….and if logic goes out the window, does that mean Mad Max Fury Road comes crashing through the door? I’m uncertain. In fact, of the five nominees also up for director I’d be more confident in an upset for Room more than Mad Max Fury Road. Room is a tiny picture, and a woman focused one, bt the Academy has never been averse to women’s stories, especially when they emanate from the cathartic family based way like Room. If only Room was more popular I would be more confident, but it has a cathartic centre to it that makes it nomination less surprising. If it had been luckier on the precursor trail, it could have been more of a threat. And it’s the same, I suspect, with Mad Max Fury Road. Even being loved by many has not landed it the critical wins it would need. Last year, for example, I was confident enough about Birdman because I could not see Boyhood winning. This year, everything seems impossible, which makes everything possible.

There was a time when The Martian seemed like a possible winner, and did win a seemingly critical Golden Globe Picture win for Comedy, over The Big Short. Except, the Globes don’t always line up with Oscar. The Social Network won over The King’s Speech, Avatar won over The Hurt Locker, Atonement won over No Country for Old Men. No precursor is absolute.

And rounding out the lot we have the tale of two cities – Brooklyn and Berlin in the form of Brooklyn and Bridge of Spies. Brooklyn is the heir to An Education, the tiny film from the U.K. They earned the same three nominations – Actress, Writing, Picture. Bridge of Spies, meanwhile, is the heir to every Spielberg nominee post Saving Private Ryan. It’s not a legitimate threat to a win, but a confident nominee that doesn’t seem out of place.

the revenant

The thing about Oscar predictions is that your personal opinions tend not to matter. Earning the most nominees isn’t a sure sign of support across the board, so it’s not assured that The Revenant is a true contender. Perhaps my own personal bias find it a threat?

How would I rank them if I were a voter?
The Revenant A-
Brooklyn A-
Room B
Mad Max Fury Road B
Bridge of Spies B
The Martian B
The Big Short B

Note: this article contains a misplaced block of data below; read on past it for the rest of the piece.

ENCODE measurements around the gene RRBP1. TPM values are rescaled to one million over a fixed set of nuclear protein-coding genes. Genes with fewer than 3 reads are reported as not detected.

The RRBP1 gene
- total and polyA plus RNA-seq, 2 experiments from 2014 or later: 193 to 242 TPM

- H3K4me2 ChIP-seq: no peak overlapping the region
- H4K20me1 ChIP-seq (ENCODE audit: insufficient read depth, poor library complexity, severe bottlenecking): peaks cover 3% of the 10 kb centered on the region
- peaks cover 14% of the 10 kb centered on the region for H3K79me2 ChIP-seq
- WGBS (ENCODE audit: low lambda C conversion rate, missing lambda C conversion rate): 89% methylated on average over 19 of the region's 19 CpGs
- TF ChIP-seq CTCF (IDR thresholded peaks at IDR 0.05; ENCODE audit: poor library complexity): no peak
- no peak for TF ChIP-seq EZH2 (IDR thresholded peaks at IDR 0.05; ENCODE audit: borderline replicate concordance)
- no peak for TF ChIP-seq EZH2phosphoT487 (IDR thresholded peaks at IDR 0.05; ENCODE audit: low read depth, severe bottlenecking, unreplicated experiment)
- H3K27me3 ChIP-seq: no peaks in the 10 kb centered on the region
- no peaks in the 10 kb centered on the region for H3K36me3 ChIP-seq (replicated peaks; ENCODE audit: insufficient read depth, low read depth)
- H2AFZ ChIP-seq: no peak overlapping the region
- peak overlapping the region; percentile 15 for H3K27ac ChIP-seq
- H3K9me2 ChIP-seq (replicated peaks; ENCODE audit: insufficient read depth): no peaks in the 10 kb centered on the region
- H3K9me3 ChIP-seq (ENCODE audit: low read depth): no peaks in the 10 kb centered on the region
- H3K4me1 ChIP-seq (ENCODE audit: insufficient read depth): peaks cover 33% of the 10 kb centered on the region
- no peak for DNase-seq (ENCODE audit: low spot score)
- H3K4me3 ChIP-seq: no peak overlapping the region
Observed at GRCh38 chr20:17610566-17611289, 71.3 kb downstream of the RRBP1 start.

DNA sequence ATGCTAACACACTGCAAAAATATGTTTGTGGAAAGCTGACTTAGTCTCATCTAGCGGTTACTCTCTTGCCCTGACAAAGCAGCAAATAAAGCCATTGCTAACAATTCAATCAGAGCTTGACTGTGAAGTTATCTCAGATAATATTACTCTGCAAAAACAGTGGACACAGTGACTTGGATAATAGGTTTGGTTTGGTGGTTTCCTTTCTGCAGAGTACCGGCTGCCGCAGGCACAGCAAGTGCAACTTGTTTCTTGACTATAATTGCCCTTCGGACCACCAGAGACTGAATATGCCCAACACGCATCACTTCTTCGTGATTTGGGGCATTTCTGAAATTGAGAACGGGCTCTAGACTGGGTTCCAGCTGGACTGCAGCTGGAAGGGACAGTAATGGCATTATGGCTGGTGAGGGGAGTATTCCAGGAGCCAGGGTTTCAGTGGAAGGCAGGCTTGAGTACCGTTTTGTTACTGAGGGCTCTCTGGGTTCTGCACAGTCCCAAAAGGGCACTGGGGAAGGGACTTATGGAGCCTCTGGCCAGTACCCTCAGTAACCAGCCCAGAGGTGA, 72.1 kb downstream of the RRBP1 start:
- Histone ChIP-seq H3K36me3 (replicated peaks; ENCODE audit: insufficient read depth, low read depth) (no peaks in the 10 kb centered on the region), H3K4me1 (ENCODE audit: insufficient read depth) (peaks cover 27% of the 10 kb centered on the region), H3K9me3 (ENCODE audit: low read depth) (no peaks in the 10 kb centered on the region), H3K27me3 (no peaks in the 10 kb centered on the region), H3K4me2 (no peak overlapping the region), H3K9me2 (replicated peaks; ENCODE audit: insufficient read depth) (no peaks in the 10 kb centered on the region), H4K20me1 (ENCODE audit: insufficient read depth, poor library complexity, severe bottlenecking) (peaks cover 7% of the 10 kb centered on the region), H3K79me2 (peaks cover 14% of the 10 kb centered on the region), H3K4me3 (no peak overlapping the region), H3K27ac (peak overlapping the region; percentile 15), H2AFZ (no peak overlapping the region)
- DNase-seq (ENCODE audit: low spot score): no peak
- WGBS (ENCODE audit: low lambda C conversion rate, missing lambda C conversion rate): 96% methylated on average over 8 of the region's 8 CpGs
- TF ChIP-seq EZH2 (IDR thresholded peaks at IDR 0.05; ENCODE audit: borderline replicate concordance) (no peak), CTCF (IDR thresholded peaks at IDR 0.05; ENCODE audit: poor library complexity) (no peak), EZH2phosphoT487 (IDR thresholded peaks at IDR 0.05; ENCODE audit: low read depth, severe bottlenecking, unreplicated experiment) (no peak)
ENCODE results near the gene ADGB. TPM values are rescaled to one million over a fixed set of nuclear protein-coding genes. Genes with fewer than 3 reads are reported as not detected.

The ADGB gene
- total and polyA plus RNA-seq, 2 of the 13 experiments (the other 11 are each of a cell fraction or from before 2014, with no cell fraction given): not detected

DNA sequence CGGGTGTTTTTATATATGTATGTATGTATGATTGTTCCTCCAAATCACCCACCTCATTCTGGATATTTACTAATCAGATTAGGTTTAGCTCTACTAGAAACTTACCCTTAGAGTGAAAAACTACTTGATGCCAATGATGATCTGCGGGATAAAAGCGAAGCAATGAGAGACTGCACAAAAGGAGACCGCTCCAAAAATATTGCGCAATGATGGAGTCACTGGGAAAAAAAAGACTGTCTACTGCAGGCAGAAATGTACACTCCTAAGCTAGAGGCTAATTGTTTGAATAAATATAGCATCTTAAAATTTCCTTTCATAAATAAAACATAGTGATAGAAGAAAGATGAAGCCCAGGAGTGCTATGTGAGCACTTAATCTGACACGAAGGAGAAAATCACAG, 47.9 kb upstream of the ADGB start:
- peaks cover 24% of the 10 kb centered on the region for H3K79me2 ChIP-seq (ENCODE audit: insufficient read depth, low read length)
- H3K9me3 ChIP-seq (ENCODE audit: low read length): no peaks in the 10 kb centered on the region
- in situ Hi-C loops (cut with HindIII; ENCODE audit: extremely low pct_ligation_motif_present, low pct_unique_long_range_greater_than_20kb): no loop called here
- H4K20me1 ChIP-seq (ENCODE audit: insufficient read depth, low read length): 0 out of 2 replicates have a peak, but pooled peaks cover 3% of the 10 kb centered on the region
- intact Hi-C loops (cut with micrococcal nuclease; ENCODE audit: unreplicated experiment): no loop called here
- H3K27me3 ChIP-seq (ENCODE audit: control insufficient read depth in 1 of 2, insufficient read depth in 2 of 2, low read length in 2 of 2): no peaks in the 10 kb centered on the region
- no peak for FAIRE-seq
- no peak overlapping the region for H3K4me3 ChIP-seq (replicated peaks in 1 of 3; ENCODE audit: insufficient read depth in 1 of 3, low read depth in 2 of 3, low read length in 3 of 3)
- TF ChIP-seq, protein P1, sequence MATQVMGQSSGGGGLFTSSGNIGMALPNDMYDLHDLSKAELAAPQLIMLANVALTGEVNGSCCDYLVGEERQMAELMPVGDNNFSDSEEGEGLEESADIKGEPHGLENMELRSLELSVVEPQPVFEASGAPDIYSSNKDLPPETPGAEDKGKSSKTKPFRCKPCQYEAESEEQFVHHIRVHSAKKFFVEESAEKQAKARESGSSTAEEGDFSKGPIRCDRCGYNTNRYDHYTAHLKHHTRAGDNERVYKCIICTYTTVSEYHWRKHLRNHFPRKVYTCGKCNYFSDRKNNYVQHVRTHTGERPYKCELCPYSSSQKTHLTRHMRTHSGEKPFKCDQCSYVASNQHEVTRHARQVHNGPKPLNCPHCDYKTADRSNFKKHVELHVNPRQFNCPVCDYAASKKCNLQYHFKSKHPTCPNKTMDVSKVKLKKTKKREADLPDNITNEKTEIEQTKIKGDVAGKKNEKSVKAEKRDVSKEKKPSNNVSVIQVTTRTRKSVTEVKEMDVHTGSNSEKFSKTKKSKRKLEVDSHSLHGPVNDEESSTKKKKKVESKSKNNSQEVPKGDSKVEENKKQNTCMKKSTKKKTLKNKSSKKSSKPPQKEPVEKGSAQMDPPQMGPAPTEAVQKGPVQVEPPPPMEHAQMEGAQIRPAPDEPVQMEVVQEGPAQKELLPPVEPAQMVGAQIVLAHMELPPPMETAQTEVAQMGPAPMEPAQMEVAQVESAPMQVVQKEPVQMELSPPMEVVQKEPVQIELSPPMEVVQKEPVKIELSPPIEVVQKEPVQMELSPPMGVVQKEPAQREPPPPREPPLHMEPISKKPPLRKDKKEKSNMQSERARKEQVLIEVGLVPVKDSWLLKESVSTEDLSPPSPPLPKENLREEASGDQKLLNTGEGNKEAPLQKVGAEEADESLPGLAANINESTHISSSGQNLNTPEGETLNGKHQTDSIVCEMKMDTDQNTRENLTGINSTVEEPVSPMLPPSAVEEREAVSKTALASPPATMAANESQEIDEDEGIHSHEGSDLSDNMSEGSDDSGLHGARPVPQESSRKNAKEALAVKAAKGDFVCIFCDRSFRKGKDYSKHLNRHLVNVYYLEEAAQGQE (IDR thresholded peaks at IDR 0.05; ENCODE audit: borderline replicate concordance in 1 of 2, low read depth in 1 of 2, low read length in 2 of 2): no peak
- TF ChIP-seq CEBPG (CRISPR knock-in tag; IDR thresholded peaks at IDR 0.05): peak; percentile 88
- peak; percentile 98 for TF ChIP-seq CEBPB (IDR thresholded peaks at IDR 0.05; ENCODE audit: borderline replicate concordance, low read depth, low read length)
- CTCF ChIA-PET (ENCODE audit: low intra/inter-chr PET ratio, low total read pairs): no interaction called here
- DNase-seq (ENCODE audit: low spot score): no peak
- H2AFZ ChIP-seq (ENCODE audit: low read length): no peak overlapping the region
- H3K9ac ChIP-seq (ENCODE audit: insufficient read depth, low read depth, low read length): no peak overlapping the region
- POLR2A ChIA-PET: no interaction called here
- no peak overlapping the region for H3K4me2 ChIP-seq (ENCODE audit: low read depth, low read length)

Spotlight B-

I’m not bad at the nominees, but I only really love two of them. But love has nothing to do with it. How do I see their chances of Oscar falling?

Prediction Order
The Big Short
The Revenant
Mad Max Fury Road / The Martian
Bridge of Spies

Here’s how I see it. Who wins Picture will depend on the other awards. If The Big Short wins only screenplay but not editing or writing, I don’t see it winning. If The Revenant loses screenplay but wins editing, I can see it winning. If Spotlight picks up editing and screenplay but not both, I don’t see it winning. If Mad Max wins directing and editing, all bets are off. That doesn’t really help your predictions at the end of the day, so let’s call it The Big Short by a hair.

We’ll se how wrong we are in half a day.

Of course the Oscar “Best” will never be our own personal best. So to put a cap on 2015 here’s some lists for you. If our Nouse Oscar writers were choosing eight films to represent, here’s what we’d choose:

Lauren McNeilage
1. Carol
2. Mad Max Fury Road
3. Crimson Peak
4. Brooklyn
5. Ex Machina
6. 45 Years
7. Spotlight
8. Macbeth

Thomas D. Williams
1. The Revenant
2. Spotlight
3. Mad Max Fury Road
4. Tangerine
5. Straight Outta Compton
6. The Gift
7. Montage of Heck
8. Inside Out

Andrew Kendall
1. The Revenant
2. Carol
3. Brooklyn
4. Sicario
5. The Look of Silence
6. Cloud of Sils Maria
7. Grandma
8. Creed

Coco Clements
1. Ex Machina
2. Mad Max Fury Road
3. Spotlight
4. The Martian
5. Star Wars: The Force Awakens
6. The Revenant
7. Kingsman: Secret Service
8. The Hateful Eight

Laura Hancock
1. Mad Max Fury Road
2. The Revenant
3. The Lobster
4. Ex Machina
5. Steve Jobs
6. Carol
7. What We Do in the Shadows
8. 45 Years